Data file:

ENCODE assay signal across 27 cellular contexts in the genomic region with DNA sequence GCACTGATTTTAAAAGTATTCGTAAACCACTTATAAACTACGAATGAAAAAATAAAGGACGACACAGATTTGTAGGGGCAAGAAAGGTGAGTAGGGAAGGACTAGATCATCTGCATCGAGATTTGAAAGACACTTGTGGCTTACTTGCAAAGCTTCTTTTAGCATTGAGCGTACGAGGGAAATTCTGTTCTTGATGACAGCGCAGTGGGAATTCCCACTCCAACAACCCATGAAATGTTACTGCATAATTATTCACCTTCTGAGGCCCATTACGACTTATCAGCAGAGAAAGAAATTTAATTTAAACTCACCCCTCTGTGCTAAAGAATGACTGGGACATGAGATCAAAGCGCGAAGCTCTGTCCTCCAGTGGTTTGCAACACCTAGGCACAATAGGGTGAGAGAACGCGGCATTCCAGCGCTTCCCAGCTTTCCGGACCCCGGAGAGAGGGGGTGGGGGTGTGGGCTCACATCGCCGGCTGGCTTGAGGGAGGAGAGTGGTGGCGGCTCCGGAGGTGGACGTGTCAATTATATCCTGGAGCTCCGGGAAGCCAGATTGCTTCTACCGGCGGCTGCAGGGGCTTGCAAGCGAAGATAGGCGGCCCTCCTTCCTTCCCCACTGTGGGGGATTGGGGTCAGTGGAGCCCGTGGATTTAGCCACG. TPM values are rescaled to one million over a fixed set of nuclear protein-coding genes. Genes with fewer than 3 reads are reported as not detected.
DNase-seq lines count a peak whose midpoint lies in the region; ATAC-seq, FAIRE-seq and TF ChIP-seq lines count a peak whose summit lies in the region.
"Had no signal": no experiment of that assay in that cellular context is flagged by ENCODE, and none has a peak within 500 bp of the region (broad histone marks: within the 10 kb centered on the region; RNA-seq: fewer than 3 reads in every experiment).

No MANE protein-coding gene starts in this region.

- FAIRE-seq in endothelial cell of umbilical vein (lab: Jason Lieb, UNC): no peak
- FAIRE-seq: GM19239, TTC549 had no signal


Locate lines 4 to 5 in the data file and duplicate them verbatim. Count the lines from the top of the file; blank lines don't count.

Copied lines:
No MANE protein-coding gene starts in this region.

- FAIRE-seq in endothelial cell of umbilical vein (lab: Jason Lieb, UNC): no peak